After my light turned green, I gave it a little gas, and then next thing I know, before I can even take my foot off the accelator, while going about 30 mph, I SMASH into a latent vehicle driven by an unlicensed 19 year old woman who thought it would be a good idea to run through a red light! I have been in a couple accidents before—smashing my new sportscar as a 16 year old, head on into a Toyota Land Cruiser, smashing my mom’s car as an 18 year old while I was distracted looking at quite an eye-catching pedestrian, and a couple minor accidents—but I have never smashed into a car as hard as I did this time.
The accident left us side by side in the middle of the intersection, close enough for us to exchange pleasantries, before seeing smoke, I decided it would be a good idea to climb across the passengers seat, all 250 pounds of me acting as a Chinese acrobat and squeezing out of a vehicle that is better suited to the opposite sex half my size.
Fortunately, neither of us was seriously injured, at least not at the scene. It seems that the vehicle the other driver was in belonged to her mom’s boyfriend, who was about my age and trying to act like a tough guy after arriving at the scene. Fortunately, after being in a canoe with hippos erupting from the water nearby and in doorless vehicles with full grown lionesses walking within touching distance, I don’t worry about humans who I outweigh by 50 pounds very easily.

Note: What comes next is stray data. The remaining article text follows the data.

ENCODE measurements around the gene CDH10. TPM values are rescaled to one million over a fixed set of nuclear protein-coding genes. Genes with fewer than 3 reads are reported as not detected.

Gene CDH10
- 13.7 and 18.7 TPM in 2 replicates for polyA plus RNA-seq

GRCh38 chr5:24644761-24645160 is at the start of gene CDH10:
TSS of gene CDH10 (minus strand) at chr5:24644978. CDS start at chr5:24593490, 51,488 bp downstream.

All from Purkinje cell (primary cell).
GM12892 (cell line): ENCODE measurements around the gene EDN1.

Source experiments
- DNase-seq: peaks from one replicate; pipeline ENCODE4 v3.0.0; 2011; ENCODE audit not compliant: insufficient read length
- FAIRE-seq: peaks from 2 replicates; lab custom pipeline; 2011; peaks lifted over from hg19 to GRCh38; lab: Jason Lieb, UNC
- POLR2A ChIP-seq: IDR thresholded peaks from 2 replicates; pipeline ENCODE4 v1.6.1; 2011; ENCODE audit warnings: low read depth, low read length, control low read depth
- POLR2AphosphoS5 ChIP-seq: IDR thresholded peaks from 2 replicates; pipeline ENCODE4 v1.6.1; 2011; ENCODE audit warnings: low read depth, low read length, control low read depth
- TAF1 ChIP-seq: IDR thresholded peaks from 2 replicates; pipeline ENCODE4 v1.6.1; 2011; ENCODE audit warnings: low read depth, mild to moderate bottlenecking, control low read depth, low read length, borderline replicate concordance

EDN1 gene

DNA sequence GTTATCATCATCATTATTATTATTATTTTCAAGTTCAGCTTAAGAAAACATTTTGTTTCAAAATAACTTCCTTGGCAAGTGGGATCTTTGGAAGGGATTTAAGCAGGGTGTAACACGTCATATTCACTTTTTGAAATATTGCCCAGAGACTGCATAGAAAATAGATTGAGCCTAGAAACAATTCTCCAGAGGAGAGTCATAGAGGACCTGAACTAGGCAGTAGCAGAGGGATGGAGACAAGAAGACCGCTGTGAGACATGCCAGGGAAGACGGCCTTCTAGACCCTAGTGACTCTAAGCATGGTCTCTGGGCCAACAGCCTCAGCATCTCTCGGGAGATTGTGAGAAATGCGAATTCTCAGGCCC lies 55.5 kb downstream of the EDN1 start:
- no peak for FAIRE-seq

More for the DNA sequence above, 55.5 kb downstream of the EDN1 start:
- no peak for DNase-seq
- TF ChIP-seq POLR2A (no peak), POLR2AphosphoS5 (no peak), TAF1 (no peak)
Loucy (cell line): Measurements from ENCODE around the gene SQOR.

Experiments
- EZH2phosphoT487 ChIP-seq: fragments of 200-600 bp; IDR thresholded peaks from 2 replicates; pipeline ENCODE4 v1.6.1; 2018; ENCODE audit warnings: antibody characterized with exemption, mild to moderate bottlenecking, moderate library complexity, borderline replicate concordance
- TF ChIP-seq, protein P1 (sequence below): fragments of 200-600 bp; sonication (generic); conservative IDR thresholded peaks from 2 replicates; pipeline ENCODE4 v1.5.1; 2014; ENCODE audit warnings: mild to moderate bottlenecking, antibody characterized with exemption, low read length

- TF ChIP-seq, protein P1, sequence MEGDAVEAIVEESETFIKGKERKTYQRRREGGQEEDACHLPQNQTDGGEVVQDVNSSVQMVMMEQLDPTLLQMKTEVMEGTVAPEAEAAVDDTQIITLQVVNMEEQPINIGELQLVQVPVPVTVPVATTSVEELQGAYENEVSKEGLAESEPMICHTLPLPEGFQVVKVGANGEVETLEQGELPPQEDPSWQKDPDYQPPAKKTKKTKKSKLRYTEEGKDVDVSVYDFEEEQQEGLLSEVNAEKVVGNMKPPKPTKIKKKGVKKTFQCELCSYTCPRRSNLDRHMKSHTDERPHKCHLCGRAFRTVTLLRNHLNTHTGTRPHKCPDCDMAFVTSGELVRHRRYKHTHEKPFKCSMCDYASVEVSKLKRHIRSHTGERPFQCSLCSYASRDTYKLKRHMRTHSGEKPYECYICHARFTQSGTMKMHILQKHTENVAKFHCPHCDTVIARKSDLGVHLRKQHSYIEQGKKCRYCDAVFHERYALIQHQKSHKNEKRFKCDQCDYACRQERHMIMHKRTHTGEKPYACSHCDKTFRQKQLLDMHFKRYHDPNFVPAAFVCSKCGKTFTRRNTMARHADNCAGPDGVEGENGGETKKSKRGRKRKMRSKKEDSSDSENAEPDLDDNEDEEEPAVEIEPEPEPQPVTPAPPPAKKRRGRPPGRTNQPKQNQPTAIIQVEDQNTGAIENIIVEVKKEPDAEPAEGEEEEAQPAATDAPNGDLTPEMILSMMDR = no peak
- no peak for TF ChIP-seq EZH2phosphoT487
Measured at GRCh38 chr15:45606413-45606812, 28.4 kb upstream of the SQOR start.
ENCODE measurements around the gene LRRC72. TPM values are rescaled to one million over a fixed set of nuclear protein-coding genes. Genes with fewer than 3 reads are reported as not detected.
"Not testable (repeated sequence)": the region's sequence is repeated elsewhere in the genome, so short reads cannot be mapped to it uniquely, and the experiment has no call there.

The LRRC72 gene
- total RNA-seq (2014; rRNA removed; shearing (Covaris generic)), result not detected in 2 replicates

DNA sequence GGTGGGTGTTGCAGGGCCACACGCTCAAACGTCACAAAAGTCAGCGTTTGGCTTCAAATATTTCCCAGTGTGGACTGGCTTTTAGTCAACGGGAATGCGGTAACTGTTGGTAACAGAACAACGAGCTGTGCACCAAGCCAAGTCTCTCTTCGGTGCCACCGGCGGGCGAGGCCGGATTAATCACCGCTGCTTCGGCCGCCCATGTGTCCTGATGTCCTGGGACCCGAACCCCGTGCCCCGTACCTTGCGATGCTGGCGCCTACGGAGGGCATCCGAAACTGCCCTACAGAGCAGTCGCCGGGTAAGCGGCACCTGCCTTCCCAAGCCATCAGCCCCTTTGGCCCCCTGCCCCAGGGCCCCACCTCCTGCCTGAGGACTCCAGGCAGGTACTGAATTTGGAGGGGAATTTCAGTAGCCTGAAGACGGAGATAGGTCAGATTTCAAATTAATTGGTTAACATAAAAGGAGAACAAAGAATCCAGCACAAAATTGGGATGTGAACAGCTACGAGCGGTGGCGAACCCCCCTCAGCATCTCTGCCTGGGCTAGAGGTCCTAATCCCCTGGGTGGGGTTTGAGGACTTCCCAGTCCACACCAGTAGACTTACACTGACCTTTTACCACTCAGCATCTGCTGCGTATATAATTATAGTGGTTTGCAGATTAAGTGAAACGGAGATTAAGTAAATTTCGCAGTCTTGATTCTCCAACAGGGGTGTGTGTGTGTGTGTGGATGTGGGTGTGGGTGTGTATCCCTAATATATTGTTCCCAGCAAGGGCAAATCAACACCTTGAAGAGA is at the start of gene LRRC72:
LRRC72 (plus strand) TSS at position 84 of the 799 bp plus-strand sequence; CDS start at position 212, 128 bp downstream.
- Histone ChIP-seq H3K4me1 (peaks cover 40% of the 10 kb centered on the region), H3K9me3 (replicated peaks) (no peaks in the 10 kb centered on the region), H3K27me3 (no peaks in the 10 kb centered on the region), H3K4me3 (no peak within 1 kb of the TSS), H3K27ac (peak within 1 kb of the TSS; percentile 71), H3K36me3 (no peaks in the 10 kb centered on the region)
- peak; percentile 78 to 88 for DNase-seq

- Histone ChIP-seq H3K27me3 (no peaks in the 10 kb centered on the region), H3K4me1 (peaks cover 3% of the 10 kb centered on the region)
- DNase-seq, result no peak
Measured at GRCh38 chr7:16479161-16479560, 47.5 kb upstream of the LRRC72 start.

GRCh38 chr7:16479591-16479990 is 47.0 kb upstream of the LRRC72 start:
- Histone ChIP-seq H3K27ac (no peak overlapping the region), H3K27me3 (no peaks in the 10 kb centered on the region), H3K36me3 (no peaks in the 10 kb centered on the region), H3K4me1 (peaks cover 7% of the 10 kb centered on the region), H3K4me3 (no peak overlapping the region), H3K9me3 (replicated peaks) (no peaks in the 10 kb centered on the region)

Goodbye Porsche…a total loss it was ruled by the insurance adjustor. Oh well, I thought…I had been considering selling it anyhow, but given that I would only get a certain amount for it, I was not pushing the issue. However, even a five year old Porsche still has considerable value, as I was to learn by the insurance settlement that paid me about 25% more than I was expecting. The insurance settlement, alone, was enough to pay for Tanzania. Problem solved and in quite an unexpected way.
(PART II TO FOLLOW)
(In case anybody has not yet seen them, my photo gallery is already up at
I have added about a dozen photos since I originally posted and will try to add another couple dozen photos this coming weekend)
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THE ACCIDENTAL SAFARI – ROCCO’S TANZANIA ADVENTURE